Good afternoon, readers!
Mariaelena DiBenigno is a special guest blogger today as a graduate student in the William and Mary American Studies Program. She has been an intern with us for a few months and she has been working exclusively with our rare map collection. In addition to cataloging these resources, she’s been on the hunt for something more…
Read on to see what she has been up to!
While cataloging The Mariners’ Museum Library’s collection of sixteenth, seventeenth, and eighteenth century maps, I have also been scanning the illustrated seas for the unusual, the astonishing, and the monstrous. Part of my current project involves searching for depictions of sea monsters in the oceans, near land and along the edges of the maps. Fortunately, this rare map collection contains a multitude of sea monsters, as you’ll see below.
In the map, Septentrionalivm regionvm descrip. (MSM0125) by Abraham Ortelius, 1592, there is a colorful ichthyosaur gracing the waters off the coast of Ireland as he plays a mandolin in the lower left corner. There are also images of the whale-like physetera, or spouter, and its counterpart, the large-bodied cetus.
All manner of mermen and mermaids decorate seas. On several cartouches, like the ones below, strangely cherubic creatures with fish tails romp about.
Below, the map Tvrcici imperii descriptio. Concordia parue res crescunt, discordia maxime disabunter (MSM0115), by Abraham Ortelius in 1592.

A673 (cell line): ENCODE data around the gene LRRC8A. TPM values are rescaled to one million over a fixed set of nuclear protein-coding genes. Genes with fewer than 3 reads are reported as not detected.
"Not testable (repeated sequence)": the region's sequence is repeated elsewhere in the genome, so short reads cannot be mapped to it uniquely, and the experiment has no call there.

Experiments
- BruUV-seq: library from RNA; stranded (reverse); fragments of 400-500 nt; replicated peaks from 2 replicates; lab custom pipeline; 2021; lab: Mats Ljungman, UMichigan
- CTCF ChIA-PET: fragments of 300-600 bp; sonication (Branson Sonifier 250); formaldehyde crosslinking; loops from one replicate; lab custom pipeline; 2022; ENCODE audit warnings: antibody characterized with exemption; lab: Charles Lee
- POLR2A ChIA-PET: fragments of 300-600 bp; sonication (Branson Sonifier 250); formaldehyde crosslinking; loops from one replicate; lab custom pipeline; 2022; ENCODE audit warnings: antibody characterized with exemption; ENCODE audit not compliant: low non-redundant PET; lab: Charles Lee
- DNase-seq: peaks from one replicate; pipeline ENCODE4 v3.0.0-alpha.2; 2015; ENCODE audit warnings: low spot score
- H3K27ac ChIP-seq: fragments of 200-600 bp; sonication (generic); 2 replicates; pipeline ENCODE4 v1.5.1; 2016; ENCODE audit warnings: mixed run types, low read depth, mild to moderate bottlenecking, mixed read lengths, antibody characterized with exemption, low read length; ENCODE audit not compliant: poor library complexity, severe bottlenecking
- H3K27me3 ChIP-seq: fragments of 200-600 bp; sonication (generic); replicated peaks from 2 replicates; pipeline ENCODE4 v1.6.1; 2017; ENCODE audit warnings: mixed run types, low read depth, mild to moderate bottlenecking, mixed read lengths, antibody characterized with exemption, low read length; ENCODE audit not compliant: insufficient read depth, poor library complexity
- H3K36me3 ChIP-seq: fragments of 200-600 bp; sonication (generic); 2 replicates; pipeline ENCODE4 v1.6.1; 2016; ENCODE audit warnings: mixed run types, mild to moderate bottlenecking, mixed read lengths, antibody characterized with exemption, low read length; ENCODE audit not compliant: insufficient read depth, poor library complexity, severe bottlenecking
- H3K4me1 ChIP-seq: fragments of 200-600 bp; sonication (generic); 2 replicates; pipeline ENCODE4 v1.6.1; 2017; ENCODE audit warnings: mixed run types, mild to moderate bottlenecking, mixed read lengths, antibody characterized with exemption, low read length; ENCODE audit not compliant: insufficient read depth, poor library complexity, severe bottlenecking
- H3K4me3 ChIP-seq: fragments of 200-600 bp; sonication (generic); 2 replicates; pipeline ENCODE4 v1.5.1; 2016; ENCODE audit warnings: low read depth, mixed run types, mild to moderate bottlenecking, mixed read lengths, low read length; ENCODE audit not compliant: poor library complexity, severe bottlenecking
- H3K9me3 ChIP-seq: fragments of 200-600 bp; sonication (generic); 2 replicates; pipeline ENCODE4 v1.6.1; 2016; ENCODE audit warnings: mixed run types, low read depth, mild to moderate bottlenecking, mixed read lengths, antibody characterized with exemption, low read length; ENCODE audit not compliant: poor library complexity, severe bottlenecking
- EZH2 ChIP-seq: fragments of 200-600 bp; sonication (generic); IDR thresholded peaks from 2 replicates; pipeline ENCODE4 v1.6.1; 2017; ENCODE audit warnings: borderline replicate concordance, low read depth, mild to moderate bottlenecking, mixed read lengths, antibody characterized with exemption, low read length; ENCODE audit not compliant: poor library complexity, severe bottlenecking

Below, more cherubs are featured in the map, Typus Universalis (MSM1712) by Sebastian Münster, 1540.
Very few maps in the collection depict menacing sea monsters, although one seventeenth century text, Architectura Navalis, shows sailors shooting galley cannons at three threatening sea creatures from the map Nova Totius Terrarum Orbis Tabula (MSM0001) by Frederik de Wit, 1660.
I have learned that sea monsters serve three purposes on maps:
1. They display the great oceanic unknown to audiences with atlas access.
2. They demonstrate a community’s desire to frighten away enterprising foreign fishermen.
3. They simply help decorate large swathes of sea.
While we can’t always be sure what each individual sea monster represented, we do know that these illustrations were replaced with ships in the early eighteenth century. As the seas became more and more charted, the age of the map-based sea monsters came to an end.
I am sure that Maria will uncover several more sea monsters in our rare map collection during her stay with us. Just keep in mind that you are always welcome to drop by the Library to see them in person!